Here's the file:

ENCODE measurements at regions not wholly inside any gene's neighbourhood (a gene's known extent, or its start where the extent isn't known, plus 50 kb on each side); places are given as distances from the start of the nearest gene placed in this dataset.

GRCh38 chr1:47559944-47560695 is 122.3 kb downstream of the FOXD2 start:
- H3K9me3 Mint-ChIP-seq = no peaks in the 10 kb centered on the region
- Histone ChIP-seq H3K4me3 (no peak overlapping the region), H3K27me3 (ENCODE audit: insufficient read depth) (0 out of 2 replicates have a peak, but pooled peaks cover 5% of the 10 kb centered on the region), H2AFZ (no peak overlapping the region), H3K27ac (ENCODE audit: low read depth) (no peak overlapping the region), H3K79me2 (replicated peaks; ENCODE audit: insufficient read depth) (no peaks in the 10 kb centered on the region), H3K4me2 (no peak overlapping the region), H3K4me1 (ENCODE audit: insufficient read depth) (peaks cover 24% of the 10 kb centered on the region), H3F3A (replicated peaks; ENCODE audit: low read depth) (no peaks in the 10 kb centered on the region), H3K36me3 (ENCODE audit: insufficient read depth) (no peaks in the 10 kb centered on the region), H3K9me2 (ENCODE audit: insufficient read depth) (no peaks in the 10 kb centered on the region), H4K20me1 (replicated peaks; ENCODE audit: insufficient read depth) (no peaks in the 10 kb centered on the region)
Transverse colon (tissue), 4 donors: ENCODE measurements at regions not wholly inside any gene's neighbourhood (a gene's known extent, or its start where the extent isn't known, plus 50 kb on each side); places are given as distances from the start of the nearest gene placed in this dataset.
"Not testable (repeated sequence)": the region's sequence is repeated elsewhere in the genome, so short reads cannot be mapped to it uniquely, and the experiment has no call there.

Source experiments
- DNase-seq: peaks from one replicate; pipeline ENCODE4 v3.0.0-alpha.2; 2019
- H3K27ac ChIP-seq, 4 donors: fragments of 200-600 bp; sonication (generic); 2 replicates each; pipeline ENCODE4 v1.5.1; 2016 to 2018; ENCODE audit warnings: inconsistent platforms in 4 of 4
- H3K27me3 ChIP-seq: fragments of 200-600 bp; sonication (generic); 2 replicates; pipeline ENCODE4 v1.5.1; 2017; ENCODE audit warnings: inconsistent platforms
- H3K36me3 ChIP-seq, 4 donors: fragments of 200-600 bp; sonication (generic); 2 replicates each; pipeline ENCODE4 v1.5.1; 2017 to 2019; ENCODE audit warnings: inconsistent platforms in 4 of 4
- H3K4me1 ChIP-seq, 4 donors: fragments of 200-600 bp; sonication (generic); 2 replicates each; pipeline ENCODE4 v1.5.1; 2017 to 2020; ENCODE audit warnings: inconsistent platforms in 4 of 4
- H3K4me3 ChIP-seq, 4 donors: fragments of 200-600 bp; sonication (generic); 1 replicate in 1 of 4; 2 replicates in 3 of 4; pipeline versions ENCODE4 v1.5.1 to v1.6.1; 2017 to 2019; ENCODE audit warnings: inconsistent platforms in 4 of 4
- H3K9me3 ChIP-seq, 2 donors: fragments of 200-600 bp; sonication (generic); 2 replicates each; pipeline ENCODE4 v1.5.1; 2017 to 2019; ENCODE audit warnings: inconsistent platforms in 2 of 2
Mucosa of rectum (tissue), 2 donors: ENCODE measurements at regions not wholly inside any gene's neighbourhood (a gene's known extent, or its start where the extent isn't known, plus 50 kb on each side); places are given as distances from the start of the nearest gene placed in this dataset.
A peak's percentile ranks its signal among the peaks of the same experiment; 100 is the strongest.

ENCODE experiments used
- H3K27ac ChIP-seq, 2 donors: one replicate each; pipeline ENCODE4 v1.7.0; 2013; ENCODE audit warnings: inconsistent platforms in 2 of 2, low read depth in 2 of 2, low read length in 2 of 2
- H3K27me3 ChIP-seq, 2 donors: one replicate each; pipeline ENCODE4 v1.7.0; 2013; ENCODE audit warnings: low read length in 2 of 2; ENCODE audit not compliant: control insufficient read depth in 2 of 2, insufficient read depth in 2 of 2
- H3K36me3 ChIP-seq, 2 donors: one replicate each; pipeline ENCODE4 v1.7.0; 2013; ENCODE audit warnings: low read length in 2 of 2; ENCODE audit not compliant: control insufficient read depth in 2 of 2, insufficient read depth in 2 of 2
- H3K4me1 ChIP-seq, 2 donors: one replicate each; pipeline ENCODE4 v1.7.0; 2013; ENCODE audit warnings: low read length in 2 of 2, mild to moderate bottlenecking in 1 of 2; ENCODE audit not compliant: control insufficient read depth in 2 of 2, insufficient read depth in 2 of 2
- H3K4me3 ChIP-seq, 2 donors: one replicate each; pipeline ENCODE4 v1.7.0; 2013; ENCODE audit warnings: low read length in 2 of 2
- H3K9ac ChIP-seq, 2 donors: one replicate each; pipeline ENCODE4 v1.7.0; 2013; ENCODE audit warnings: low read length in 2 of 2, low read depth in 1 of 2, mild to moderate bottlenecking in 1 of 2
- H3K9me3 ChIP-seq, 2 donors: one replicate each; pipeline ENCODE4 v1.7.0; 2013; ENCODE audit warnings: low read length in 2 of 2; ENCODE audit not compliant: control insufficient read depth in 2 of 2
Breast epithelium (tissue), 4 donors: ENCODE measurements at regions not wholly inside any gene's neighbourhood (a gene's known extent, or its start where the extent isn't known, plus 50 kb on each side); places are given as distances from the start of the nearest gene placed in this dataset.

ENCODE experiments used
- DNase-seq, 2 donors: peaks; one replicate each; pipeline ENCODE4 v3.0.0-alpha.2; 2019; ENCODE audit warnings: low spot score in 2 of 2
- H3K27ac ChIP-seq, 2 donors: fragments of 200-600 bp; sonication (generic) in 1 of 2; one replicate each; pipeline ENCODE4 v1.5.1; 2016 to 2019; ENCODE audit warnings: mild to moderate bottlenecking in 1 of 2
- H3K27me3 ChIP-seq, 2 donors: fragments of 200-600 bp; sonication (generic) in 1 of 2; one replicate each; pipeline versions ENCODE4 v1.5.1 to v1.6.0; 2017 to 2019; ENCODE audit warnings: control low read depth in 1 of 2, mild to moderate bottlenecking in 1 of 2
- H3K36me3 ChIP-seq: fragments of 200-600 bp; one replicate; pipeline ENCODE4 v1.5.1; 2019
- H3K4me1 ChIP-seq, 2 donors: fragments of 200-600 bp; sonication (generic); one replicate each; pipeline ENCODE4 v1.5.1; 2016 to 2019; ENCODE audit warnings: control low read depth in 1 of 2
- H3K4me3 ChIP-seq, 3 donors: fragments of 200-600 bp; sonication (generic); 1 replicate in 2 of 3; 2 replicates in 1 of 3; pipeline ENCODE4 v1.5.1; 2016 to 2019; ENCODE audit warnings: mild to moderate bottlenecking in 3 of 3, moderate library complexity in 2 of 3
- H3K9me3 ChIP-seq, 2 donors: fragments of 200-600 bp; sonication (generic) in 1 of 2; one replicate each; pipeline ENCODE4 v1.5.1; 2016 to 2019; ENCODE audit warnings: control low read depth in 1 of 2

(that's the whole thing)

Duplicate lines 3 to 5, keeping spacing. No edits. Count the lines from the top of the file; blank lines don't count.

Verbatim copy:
- H3K9me3 Mint-ChIP-seq = no peaks in the 10 kb centered on the region
- Histone ChIP-seq H3K4me3 (no peak overlapping the region), H3K27me3 (ENCODE audit: insufficient read depth) (0 out of 2 replicates have a peak, but pooled peaks cover 5% of the 10 kb centered on the region), H2AFZ (no peak overlapping the region), H3K27ac (ENCODE audit: low read depth) (no peak overlapping the region), H3K79me2 (replicated peaks; ENCODE audit: insufficient read depth) (no peaks in the 10 kb centered on the region), H3K4me2 (no peak overlapping the region), H3K4me1 (ENCODE audit: insufficient read depth) (peaks cover 24% of the 10 kb centered on the region), H3F3A (replicated peaks; ENCODE audit: low read depth) (no peaks in the 10 kb centered on the region), H3K36me3 (ENCODE audit: insufficient read depth) (no peaks in the 10 kb centered on the region), H3K9me2 (ENCODE audit: insufficient read depth) (no peaks in the 10 kb centered on the region), H4K20me1 (replicated peaks; ENCODE audit: insufficient read depth) (no peaks in the 10 kb centered on the region)
Transverse colon (tissue), 4 donors: ENCODE measurements at regions not wholly inside any gene's neighbourhood (a gene's known extent, or its start where the extent isn't known, plus 50 kb on each side); places are given as distances from the start of the nearest gene placed in this dataset.